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From Classroom to Concept: MBA Grads Navigate the Green Economy

| Friday September 18th, 2009 | 1 Comment

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powerzoaThe silver lining of this economic crisis is the hope that a new, green economy will emerge. A revitalized mindset focused on open source, social innovation, clean tech and green jobs marked by shifts towards cleaner transportation, energy independence and a renewed focus on sustainability and energy efficiency. Sandra Kwak, like many Americans and businesses, is banking on this notion. Near the end of her Sustainable MBA program at the Presidio Graduate School in San Francisco, Sandra struggled with the decision of whether or not to take a job or the proverbial “plunge” and start her own business. For now, she is committed to making her dreams of forming a socially responsible business a reality. She pulls inspiration from her studies at Presidio. There, Sandra got more than an education, she found her calling.

Sandra and three of her classmates realized that they not only shared a classroom, but a passion to change the world. Sandra and her classmates-turned-business partners found Professor Nathan Shedroff’s “Sustainable Products and Services” course to be the launching pad they needed. The class forced students to immerse themselves in understanding the user experience. Students were encouraged to go out into the marketplace, observe people’s day-to-day habits, and try to create easy-to-use products that solve every day problems, while maintaining a focus on sustainability.

Sandra observed and interviewed restaurant and cafe owners, asking them about their behaviors with respect to energy consumption. Many of the people she interviewed spoke little English and are primarily first generation business owners. They are clearly using energy inefficiently, some leaving their equipment on all night in fact. Though they know about the costs of energy and waste, many are unsure about the payback of investing in energy saving technologies. Like many individuals, they want to change, but don’t know where to begin.

Enter Powerzoa, an innovative company formed by Sandra and three of her classmates that developed a plug and play, energy efficiency solution to be deployed in buildings, yet controlled by individuals. Ideally suited for business owners like the ones they observed and interviewed, the Powerzoa product, now a working prototype, is a smart plug that sits between a device and the electrical socket. The smart plugs are very user friendly, consisting of color combinations and symbols on top of each device which correspond to difference types of appliances and equipment.

Powerzoa smart plugs have the ability to push data, via a WiFi connection, to a user-oriented, visually stimulating, graphical interface. Almost immediately after being plugged in, the device begins transmitting data about its energy consumption for the user to view and control. The interface provides reporting on a monthly basis including data on energy saved, costs averted and green house gas emissions avoided. The user can turn on and off the smart plugs remotely and the system will even identify devices like a refrigerator that is consuming too much energy. The system will provide a recommendation for a replacement including available rebates and incentives.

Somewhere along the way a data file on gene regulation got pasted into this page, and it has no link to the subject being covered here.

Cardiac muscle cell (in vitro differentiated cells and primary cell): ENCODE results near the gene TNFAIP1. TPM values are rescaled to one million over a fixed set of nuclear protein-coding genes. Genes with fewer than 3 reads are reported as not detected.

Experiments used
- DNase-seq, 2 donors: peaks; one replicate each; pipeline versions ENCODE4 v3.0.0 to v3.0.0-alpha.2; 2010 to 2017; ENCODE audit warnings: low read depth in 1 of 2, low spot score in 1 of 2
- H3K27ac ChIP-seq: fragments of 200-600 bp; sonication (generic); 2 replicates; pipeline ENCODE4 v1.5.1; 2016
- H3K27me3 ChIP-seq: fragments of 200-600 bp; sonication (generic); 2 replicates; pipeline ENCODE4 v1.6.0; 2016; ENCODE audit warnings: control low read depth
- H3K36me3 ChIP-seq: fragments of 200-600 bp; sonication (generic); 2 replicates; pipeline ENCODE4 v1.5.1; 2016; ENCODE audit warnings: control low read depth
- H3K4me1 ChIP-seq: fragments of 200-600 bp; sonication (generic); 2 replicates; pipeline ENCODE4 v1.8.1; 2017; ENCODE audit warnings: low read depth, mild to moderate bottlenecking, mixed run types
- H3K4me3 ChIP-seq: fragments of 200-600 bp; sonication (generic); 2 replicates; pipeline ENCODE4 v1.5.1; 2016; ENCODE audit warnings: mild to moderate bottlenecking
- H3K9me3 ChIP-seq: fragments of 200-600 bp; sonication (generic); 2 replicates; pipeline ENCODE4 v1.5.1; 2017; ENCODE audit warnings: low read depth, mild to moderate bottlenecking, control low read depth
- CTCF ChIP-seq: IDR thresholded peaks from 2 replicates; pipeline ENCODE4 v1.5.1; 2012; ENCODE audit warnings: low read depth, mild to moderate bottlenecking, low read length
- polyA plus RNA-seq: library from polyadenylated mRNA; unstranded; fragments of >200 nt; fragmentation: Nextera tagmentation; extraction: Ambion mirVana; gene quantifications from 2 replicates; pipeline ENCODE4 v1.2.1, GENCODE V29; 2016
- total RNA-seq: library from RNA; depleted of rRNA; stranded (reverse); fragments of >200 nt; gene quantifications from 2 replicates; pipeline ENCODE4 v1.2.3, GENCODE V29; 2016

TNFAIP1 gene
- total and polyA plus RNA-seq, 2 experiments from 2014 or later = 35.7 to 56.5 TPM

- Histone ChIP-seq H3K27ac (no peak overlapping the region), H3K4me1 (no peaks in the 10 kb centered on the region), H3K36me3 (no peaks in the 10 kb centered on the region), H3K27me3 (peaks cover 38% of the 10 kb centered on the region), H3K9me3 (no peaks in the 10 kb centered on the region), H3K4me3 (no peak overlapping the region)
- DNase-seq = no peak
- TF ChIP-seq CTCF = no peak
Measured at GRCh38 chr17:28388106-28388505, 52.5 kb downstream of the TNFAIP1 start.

Sandra told me: “The goal is to move from information to action.” The Powerzoa team hopes to partner with utilities to offer a solution that further engages their customers, allowing for rollouts of innovative pricing programs and reducing loads at peak times. Though the Powerzoa product doesn’t rely on utility partnerships, a relationship with utilities would connect the Powerzoa smart plugs and interface to the existing utility back office in order to establish a dialog between consumers and their energy providers. Powerzoa’s mission is to help business owners and homeowners alike understand what it is that affects their energy consumption and gives them the ability to control it. The knowledge that comes with the Powerzoa product is power and that empowerment drives awareness around energy efficiency.

Sandra, who currently serves as the interim CEO and Chief Marketing Officer for Powerzoa (they are looking for a CEO with domain expertise), realizes that trying to get a bootstrap company with limited financial resources (they are looking for early stage funding) off the ground in a down economy is a challenge. But she is focused on the opportunities, availability of talent, and the chance to create green jobs and be a part of making the new, green economy a success.

For 6 smart plugs, 1 bridge and the software, Powerzoa costs $169.95.


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  • http://www.facebook.com/profile.php?id=100000271533275 Kervin Krause

    Great story! Presidio sounds like a great school. Good luck with your business!!!